Have a friend that is more of a collector of 4mm than anything else, though used to have a layout when he was young. When we get chatting about scales, gauges and sizes of differing trains he sort of gets to going blub blub blub. It is all very complicated and one of those questions that is almost impossible to answer, though many of us have tried over the years. I pretty well understand it all as there are few gauges or scales that I have not dabbled in though there is a part of me that wished I had stuck with Irish NG at 15mm to the foot on 45 gauge track. Perfect scale gauge relationship with no worries about 1:whatever scale.I believe 'G' is gros (big)?
So 2.5" 64mm up to 15" must be bigger..
18" et Al, up to 4' 8.5" is narrow..
Anything above that is Broad..
So where does mortgage fit in?
Apologies maxi-model, I have come from the world of 7mm scale modelling where things are much simpler, when I realised G Scale bachmann and lgb trams are generally considered to be 1:22.5 scale representing narrow gauge prototypes and then I started looking at some standard gauge prototypes and just shook my head when I realised the difference in adopted scales.As has been mentioned before G is not a scale, that terminology just confuses the issue. The adoption of 1:22.5 scale , aka IIm (the m suffix denoting metre gauge prototypes) is down to its closeness, at 44.444 mm to 1 m ÷ 22.5, to matching the commonly used 45 mm track gauge for model trains That, and LGB choosing it for their initial product offerings - then things got corrupted Gauge 3 is an extrapolation of standard gauge scaled at 1:22.6 running historically on 2.5" or 64 mm track gauge in the UK, i.e 56.5" ÷ 22.6 = 2.5", again another old historical modelling track guage. The common bit is the scale, everything else conforms to the type of prototype being modeled. I think. Bit like 15 mm scale being applied to 3 ft gauged prototypes and ending up being referred to as F(scale)n(narrow gauge)3(3' gauge). Have a look here IG Spur II Max
Edit - It's worth keeping in mind David that a lot of the modern day "scales" employed in the model railway hobby were created to make use of readily available available track gauges derived from their historically nominally associated scales - e.g. G3/64 mm/2.5" = 1.22.6(5), G1/45 mm = 1:32(10 mm), O/32 mm = 1:43"(1:48 US) OO/HO, 16.5 mm = 1:76 (1:87 EU/US) N/9 mm = 1:148.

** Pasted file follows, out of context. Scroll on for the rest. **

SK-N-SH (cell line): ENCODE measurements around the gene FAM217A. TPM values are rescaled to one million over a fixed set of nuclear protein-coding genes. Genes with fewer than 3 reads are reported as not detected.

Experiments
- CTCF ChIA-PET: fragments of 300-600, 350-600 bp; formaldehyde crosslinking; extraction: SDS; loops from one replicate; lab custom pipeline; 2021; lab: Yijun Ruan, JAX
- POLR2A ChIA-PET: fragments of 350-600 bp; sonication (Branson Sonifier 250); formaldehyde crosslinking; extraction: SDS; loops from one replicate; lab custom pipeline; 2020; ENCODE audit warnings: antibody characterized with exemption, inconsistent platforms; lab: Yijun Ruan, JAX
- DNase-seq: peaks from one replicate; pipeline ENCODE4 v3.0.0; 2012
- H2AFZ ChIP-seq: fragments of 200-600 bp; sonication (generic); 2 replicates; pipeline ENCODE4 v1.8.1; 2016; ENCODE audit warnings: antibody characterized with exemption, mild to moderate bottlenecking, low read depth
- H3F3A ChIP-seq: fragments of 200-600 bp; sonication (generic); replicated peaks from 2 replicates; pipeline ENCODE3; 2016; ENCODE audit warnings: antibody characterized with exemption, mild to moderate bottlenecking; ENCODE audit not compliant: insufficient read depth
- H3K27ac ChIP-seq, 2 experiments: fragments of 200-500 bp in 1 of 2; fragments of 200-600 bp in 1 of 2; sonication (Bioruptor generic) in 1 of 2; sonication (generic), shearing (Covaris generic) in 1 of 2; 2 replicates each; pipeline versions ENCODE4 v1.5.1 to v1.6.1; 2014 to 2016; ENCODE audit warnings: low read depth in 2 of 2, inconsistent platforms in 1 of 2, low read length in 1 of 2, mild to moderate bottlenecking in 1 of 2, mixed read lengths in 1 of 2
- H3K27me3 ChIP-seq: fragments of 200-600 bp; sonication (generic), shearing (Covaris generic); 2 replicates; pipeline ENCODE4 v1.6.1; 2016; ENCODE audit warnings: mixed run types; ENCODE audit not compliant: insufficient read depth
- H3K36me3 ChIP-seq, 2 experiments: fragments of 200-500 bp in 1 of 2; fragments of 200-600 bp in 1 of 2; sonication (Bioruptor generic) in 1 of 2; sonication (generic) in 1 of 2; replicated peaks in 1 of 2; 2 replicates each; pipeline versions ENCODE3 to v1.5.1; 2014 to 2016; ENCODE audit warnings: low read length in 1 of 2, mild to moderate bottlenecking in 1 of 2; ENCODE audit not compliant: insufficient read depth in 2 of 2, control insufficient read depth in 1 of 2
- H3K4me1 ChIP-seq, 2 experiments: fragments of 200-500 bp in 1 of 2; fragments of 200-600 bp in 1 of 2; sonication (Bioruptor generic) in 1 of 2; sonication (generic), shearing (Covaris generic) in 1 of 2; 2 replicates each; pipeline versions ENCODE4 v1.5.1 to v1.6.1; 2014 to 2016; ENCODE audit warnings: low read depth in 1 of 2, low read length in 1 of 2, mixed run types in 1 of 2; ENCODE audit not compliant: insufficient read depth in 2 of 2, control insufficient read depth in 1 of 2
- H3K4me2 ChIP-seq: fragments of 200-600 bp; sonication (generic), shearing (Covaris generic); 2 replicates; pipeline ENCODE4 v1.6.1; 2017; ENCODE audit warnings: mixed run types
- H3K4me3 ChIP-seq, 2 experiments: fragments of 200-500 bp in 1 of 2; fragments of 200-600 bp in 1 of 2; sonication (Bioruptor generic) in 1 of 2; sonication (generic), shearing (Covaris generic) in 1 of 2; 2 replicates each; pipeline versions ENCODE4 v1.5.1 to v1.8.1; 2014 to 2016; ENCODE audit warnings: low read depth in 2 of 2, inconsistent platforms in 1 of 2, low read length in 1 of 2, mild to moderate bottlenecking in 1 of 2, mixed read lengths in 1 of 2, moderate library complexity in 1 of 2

From that base a whole host of sub scales have have been added and popularized by enterprising hobbyists and manufacturers to co-opt those gauges. Then you get to commercial considerations and the whole scale/gauge thing goes out the window. Examples - LGB's dictum that everything must go round an R1 curve, Aristo'/USAT "bigger is better" 1:29 (Piko 1:26 !) representation of std' gauge prototypes on 45 mm gauge, Bachmann's LS Thomas the Tank Engine range (No let's not go there ) etc'etc'. And then there are even the purists that create a whole new track system so they can achieve their prototypical gauge/scale finescale ideal. It never ends.
I understand that the Romans did not believe in crystal balls..... they could never see any future in them.We should have done it all in Latin. Afterall, this whole mess is the Romans fault, if weren't for their damned chariots, and the fat asses that towed them, we wouldn't be in this mess.
No problem David. I saw your post about the Blue Tram and the link, so I thought they might be related Have you searched out the Blue Tram videos on YouTube ? MaxApologies maxi-model, I have come from the world of 7mm scale modelling where things are much simpler, when I realised G Scale bachmann and lgb trams are generally considered to be 1:22.5 scale representing narrow gauge prototypes and then I started looking at some standard gauge prototypes and just shook my head when I realised the difference in adopted scales.
It was a little unfair I suppose to post my post, but it did give me some entertainment watching folk reply.
I shall try and behave a wee bit, but not too much, better ;-)